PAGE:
Recognizing gendered metaphors as literary and ideological tools that biblical and Assyrian authors used in the representation of warfare and its aftermath, this study compares the gendered literary complexes that authors on both sides of the Israelite-Assyrian encounter developed in order to claim victory. The study begins by identifying and tracing historically the presentation of royal masculinity in Assyrian royal texts and reliefs dating from the 9th through 7th centuries bce. Central to this analysis is the Assyrian representation of warfare as a masculine contest in which the enemy male is discredited as a rival through feminization.
The second part of the study focuses on the biblical authors' responses to the Assyrian incursion and demonstrates that the dominant metaphorical complex for recording and remembering Israel and Judah's military encounters with Assyria was that of Jerusalem as a woman. This section, therefore, traces the evolving canonical biography of Jerusalem-the-Woman as her life story is told and remembered in relationship to Assyria.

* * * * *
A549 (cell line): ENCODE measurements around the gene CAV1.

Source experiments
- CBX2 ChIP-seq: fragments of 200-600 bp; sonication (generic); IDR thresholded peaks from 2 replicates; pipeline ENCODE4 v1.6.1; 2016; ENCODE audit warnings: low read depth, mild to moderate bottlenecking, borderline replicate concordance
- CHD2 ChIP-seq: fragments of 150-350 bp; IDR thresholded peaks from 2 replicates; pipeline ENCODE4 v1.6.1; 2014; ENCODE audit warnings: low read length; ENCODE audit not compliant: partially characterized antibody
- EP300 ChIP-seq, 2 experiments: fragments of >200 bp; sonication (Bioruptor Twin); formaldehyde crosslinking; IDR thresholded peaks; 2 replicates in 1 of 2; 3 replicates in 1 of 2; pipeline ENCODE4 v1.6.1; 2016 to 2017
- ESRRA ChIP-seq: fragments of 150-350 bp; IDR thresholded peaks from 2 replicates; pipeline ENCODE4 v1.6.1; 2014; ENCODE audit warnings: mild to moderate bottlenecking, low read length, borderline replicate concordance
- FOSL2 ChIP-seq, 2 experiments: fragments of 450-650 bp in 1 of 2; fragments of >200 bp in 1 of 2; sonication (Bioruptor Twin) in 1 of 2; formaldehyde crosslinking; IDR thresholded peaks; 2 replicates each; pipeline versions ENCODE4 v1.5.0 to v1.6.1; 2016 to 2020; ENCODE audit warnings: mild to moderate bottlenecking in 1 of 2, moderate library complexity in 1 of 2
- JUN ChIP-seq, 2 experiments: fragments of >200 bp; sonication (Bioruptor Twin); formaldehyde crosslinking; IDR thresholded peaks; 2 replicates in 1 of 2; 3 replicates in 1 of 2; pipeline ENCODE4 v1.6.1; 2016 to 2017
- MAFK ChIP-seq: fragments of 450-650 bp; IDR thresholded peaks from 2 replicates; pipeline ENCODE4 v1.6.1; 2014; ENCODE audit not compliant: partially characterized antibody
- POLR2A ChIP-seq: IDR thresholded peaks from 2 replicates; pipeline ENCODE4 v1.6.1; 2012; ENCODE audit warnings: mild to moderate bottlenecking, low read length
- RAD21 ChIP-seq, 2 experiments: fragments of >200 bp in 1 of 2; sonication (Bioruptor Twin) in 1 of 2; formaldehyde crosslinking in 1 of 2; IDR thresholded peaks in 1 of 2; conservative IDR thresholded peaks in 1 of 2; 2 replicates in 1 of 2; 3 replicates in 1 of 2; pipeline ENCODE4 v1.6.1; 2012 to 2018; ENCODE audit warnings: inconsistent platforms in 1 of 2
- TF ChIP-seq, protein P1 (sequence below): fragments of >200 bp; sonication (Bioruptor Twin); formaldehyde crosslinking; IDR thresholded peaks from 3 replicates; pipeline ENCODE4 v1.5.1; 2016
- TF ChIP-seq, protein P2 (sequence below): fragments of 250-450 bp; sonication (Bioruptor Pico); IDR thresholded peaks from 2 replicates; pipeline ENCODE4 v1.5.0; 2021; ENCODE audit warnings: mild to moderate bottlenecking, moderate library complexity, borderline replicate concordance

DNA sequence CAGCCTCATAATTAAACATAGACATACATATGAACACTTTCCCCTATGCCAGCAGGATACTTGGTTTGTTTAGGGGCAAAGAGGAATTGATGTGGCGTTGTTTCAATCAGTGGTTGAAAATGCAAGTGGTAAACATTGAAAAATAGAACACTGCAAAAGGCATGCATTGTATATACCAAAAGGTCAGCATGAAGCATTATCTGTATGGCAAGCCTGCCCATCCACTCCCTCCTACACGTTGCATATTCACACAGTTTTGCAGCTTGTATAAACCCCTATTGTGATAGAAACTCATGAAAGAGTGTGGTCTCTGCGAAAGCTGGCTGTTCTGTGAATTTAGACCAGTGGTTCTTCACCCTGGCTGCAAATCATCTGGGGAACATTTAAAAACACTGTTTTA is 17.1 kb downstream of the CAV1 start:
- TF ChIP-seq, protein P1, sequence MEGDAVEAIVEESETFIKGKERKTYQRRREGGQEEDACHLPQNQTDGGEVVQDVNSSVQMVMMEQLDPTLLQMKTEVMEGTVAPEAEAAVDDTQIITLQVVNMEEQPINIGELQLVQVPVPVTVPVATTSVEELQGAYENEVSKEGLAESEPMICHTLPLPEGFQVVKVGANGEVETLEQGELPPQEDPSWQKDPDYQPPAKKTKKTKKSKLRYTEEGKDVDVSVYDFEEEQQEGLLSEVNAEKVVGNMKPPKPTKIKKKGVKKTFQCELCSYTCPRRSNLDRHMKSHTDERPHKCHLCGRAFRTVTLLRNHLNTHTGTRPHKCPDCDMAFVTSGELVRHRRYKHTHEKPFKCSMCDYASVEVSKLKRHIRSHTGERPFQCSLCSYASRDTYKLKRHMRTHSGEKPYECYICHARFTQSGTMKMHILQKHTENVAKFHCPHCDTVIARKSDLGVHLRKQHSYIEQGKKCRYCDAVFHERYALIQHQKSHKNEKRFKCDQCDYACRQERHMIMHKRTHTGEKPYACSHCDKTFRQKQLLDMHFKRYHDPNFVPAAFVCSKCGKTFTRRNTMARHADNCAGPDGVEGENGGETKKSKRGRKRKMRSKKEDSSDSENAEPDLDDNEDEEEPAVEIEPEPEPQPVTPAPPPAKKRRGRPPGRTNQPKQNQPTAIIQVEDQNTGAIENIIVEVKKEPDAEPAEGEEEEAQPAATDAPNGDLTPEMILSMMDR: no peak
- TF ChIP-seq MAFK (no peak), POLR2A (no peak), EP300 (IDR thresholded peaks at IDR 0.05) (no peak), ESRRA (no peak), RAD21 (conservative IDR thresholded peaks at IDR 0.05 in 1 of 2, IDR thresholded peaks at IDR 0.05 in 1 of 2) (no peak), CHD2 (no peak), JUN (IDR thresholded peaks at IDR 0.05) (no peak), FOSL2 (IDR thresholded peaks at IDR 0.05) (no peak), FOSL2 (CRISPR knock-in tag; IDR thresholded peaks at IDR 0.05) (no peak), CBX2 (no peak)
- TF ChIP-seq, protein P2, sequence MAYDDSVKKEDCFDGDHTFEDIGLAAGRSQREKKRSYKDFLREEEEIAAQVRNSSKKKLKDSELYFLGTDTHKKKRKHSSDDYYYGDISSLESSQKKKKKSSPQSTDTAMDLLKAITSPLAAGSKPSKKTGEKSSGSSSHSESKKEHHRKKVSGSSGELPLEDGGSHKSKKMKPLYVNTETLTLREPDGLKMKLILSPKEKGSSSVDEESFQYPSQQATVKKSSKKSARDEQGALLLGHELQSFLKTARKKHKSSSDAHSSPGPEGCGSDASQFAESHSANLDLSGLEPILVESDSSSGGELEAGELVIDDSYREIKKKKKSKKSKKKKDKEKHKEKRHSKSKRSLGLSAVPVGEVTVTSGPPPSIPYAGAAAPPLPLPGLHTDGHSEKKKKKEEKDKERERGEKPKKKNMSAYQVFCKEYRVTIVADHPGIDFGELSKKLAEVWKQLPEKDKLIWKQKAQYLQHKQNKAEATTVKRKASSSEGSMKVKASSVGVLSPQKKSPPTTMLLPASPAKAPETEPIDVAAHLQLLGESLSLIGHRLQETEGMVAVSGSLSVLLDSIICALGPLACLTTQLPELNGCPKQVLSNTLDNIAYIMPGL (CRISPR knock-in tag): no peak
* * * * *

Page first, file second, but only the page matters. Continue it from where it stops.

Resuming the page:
In the final section of the book, the contest of royal masculinity described in royal Assyrian texts informs the reading of the redactional history of Judah's memory of Assyria, and the insights gained from the study of a feminized Jerusalem are applied to a rereading of the siege scenes of the Assyrian palace reliefs.
Innovative in its use of gendered language as the basis for historical comparison of biblical and Assyrian texts, this book is the first to offer a comprehensive methodology for defining and assessing the impact of gendered language within texts of historically linked cultures. This book also advances the discussion of what has been called "inner-biblical exegesis" by offering gendered metaphors as a lens through which to trace the evolution of Judean social memory within the biblical text.